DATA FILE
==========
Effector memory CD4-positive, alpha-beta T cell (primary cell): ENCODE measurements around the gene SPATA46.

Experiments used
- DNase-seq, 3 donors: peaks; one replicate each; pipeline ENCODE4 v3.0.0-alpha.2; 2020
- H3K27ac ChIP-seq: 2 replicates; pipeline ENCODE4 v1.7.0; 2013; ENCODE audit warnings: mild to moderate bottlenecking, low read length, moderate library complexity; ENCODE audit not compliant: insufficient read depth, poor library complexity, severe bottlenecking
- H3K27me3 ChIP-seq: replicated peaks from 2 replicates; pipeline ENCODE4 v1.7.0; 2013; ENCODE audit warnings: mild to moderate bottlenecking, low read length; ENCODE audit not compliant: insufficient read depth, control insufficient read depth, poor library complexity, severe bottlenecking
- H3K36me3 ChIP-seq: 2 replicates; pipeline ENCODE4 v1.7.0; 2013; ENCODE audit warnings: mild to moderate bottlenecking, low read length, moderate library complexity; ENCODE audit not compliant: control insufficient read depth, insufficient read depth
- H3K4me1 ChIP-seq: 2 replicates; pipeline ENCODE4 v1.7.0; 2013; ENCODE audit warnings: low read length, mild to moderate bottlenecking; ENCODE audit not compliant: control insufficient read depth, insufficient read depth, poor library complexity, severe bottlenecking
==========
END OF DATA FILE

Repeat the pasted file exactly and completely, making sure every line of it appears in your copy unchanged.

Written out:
Effector memory CD4-positive, alpha-beta T cell (primary cell): ENCODE measurements around the gene SPATA46.

Experiments used
- DNase-seq, 3 donors: peaks; one replicate each; pipeline ENCODE4 v3.0.0-alpha.2; 2020
- H3K27ac ChIP-seq: 2 replicates; pipeline ENCODE4 v1.7.0; 2013; ENCODE audit warnings: mild to moderate bottlenecking, low read length, moderate library complexity; ENCODE audit not compliant: insufficient read depth, poor library complexity, severe bottlenecking
- H3K27me3 ChIP-seq: replicated peaks from 2 replicates; pipeline ENCODE4 v1.7.0; 2013; ENCODE audit warnings: mild to moderate bottlenecking, low read length; ENCODE audit not compliant: insufficient read depth, control insufficient read depth, poor library complexity, severe bottlenecking
- H3K36me3 ChIP-seq: 2 replicates; pipeline ENCODE4 v1.7.0; 2013; ENCODE audit warnings: mild to moderate bottlenecking, low read length, moderate library complexity; ENCODE audit not compliant: control insufficient read depth, insufficient read depth
- H3K4me1 ChIP-seq: 2 replicates; pipeline ENCODE4 v1.7.0; 2013; ENCODE audit warnings: low read length, mild to moderate bottlenecking; ENCODE audit not compliant: control insufficient read depth, insufficient read depth, poor library complexity, severe bottlenecking